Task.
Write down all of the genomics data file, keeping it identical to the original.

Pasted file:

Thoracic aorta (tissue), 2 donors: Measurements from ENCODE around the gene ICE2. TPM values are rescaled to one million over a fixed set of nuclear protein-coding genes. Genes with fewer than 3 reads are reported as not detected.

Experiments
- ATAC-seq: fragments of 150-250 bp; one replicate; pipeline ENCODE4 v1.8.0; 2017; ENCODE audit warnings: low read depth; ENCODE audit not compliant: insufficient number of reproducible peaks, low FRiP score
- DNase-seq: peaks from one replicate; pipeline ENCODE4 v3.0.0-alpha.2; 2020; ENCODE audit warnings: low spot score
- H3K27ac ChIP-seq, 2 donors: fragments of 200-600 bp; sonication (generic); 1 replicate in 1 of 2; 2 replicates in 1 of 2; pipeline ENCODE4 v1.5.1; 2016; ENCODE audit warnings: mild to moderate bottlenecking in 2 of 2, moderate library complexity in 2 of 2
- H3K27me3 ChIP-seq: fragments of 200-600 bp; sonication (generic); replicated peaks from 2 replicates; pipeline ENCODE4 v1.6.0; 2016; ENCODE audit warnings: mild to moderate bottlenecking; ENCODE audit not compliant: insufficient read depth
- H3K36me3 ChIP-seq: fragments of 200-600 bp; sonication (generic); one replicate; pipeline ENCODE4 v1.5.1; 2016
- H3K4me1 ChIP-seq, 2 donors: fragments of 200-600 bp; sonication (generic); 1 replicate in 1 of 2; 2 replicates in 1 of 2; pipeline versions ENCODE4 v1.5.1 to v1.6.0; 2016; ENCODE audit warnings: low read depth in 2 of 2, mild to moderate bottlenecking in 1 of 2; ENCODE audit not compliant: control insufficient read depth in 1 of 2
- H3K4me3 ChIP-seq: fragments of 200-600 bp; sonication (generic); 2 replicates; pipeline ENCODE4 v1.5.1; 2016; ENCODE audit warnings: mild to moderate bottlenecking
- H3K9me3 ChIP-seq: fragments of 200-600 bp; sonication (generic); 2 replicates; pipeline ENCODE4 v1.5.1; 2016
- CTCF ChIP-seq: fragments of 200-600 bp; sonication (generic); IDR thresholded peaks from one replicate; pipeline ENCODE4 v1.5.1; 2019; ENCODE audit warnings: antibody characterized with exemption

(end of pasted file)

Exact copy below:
Thoracic aorta (tissue), 2 donors: Measurements from ENCODE around the gene ICE2. TPM values are rescaled to one million over a fixed set of nuclear protein-coding genes. Genes with fewer than 3 reads are reported as not detected.

Experiments
- ATAC-seq: fragments of 150-250 bp; one replicate; pipeline ENCODE4 v1.8.0; 2017; ENCODE audit warnings: low read depth; ENCODE audit not compliant: insufficient number of reproducible peaks, low FRiP score
- DNase-seq: peaks from one replicate; pipeline ENCODE4 v3.0.0-alpha.2; 2020; ENCODE audit warnings: low spot score
- H3K27ac ChIP-seq, 2 donors: fragments of 200-600 bp; sonication (generic); 1 replicate in 1 of 2; 2 replicates in 1 of 2; pipeline ENCODE4 v1.5.1; 2016; ENCODE audit warnings: mild to moderate bottlenecking in 2 of 2, moderate library complexity in 2 of 2
- H3K27me3 ChIP-seq: fragments of 200-600 bp; sonication (generic); replicated peaks from 2 replicates; pipeline ENCODE4 v1.6.0; 2016; ENCODE audit warnings: mild to moderate bottlenecking; ENCODE audit not compliant: insufficient read depth
- H3K36me3 ChIP-seq: fragments of 200-600 bp; sonication (generic); one replicate; pipeline ENCODE4 v1.5.1; 2016
- H3K4me1 ChIP-seq, 2 donors: fragments of 200-600 bp; sonication (generic); 1 replicate in 1 of 2; 2 replicates in 1 of 2; pipeline versions ENCODE4 v1.5.1 to v1.6.0; 2016; ENCODE audit warnings: low read depth in 2 of 2, mild to moderate bottlenecking in 1 of 2; ENCODE audit not compliant: control insufficient read depth in 1 of 2
- H3K4me3 ChIP-seq: fragments of 200-600 bp; sonication (generic); 2 replicates; pipeline ENCODE4 v1.5.1; 2016; ENCODE audit warnings: mild to moderate bottlenecking
- H3K9me3 ChIP-seq: fragments of 200-600 bp; sonication (generic); 2 replicates; pipeline ENCODE4 v1.5.1; 2016
- CTCF ChIP-seq: fragments of 200-600 bp; sonication (generic); IDR thresholded peaks from one replicate; pipeline ENCODE4 v1.5.1; 2019; ENCODE audit warnings: antibody characterized with exemption